Last week, at the last minute, we learned about an environmentally-destructive proposal in front of the San Jose City Council, one proposing a change in zoning for a parcel to allow development in a riparian buffer zone. I blasted off the following email and made some phone calls a few hours before the vote. Maybe it had an effect, because Mayor Reed postponed the vote:
Council members: Dear San Jose City
The Committee for Green Foothills asks you to support your staff and your Planning Commission in rejecting a developer proposal (Item 11.4 on tonight’s agenda) to rezone a property to allow more development than permitted under its current designation, which would then allow the developer to remove 91 trees on a two-acre lot and build deep within the riparian buffer zone (30 feet away instead of the city’s policy of 100 feet).
There is no reason to make this exception. The developer points to other exceptions but those in turn do not represent the City’s usual standard. City staff recommended a 75-foot buffer, which is seems overly generous. The developer does not deserve any more leeway.
The developer may wish to make more money off this project by changing the zoning, but he has no right to expect that change. Rewarding any money spent on this prospect will further open the floodgates for speculation in land, which will surely result in constant pressure to eliminate environmental regulation, just as this developer proposes. We urge you instead to reject the proposal.
In the alternative to outright rejection, the Committee requests the City contact the Santa Clara Valley Water District to see if the project conforms with the intent of the Water Protection Collaborative. That process kept the Water District from issuing its own riparian protection permits in return for a promise by cities to rigorously protect riparian corridors on their own. We strongly suggest the City ask the Water District’s opinion of this type of project, and of the developer’s apparent conclusion that there is no reason to enforce the City’s riparian buffer zone policy.
Please contact us if you have any questions.
I contacted our fellow conservation groups and encouraged them to get involved. Bob Power from Audubon wrote the following email that was even better than mine:
From: Bob PowerDate: February 1, 2007 1:24:54 PM PSTSubject: Item 11.2 on your February 6th agenda: PDC06-062 Proposed 19 New residential units, Duckett WayFebruary 1st, 2007Subject: Item 11.2 on your February 6th agendaPDC06-062 Proposed 19 New residential units, Duckett WayDear Councilmember:The Santa Clara Valley Audubon Society (SCVAS) has a taken a keen interest in the proposed 19 unit development at the terminus of Duckett Way in San Jose. We are clearly opposed to the use of your Discretionary Alternate Use policy to allow encroachment on the riparian corridor adjacent to this property.We are in complete agreement with your planning staff and Planning Commission in denying this application and strongly urge you to support their clear deliberations, analysis, and previous decisions about this project.You staff has spent four long years working with the planning staff of the other Santa Clara County municipalities, the county, and the Santa Clara Valley Water District to develop guidelines and a framework for protecting the riparian corridors of this valley and ensuring the health and vitality of our creeks and streams. A decision to allow this development to come within 30 feet of the adjacent riparian corridor “because the project isn’t financially feasible” otherwise, would be a slap in the face at this process. Financial feasibility should be ascertained at the outset of a project and should not be used as an “after-the-plans-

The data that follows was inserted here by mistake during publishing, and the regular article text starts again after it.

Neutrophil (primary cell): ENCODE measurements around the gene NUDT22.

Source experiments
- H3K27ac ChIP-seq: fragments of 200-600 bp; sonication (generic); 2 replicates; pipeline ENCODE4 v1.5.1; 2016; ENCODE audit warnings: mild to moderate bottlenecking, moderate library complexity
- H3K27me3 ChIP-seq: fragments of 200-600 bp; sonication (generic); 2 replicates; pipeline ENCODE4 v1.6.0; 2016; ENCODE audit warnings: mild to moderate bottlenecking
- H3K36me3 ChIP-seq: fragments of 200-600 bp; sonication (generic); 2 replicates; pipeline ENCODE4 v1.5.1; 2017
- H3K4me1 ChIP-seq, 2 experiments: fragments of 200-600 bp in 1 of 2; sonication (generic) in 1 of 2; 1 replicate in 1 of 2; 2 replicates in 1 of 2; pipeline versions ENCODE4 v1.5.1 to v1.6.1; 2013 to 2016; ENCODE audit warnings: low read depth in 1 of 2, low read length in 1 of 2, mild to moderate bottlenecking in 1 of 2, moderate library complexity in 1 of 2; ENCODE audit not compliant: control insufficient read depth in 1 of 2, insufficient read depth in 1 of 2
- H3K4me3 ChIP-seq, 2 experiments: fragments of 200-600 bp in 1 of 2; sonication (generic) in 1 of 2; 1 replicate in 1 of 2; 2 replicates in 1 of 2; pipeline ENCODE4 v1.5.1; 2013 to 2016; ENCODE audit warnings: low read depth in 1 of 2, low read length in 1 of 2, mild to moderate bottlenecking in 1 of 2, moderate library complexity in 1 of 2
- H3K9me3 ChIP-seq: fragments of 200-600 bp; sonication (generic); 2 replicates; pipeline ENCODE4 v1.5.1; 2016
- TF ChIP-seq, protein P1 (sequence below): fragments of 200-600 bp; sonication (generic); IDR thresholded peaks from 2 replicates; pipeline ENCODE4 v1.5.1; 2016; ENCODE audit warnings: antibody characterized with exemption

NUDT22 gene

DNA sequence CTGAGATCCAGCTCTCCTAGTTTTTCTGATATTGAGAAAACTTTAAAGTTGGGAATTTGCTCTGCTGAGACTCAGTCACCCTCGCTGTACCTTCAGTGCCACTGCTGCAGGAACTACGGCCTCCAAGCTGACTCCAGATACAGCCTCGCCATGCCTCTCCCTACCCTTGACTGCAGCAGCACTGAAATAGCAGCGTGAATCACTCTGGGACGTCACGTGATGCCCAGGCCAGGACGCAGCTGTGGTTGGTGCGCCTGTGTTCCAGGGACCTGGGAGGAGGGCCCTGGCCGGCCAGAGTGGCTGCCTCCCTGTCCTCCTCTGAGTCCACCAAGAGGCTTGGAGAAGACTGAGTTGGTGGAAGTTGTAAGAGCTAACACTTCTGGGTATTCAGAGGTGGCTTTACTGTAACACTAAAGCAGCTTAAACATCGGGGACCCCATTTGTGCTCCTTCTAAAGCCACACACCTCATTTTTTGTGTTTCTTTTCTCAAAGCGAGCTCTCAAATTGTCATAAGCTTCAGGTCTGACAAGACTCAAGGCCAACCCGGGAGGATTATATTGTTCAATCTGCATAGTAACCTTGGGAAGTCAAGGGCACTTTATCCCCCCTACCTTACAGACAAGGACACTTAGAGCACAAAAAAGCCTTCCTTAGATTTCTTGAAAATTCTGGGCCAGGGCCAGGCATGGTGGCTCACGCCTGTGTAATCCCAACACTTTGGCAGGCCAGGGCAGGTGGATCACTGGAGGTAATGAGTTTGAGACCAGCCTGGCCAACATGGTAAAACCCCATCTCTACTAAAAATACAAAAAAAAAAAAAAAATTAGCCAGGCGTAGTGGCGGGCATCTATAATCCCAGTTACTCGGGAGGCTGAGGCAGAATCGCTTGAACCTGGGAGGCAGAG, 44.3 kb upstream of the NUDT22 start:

are-drawn” piece of leverage to attempt to receive a variance.I was struck by the applicant’s comments that the top goal of this project was “1. Preservation of the riparian corridor.” And how that goal was met with a plan to encroach upon that corridor and ask for a variance to bring development within 30 feet of that corridor. This seemed to make no logical sense. If “Preservation of the Corridor” is goal #1, why not bring forward a plan that supports that goal and shows a 100-ft. setback?We are in complete agreement with Commissioner Zito’s comments indicating that a less diligent planning department in the past, does not justify making current and future bad planning decisions as they relate to Riparian Corridor Policies.Your staff and Planning Commission are doing a good job and are making good decisions. We urge you to support them and the work they do by denying this appeal.Sincerely yours,Bob Power, Executive DirectorSanta Clara Valley Audubon Society
This issue is going from one that slipped through the radar screen to one that is getting the criticism it deserves.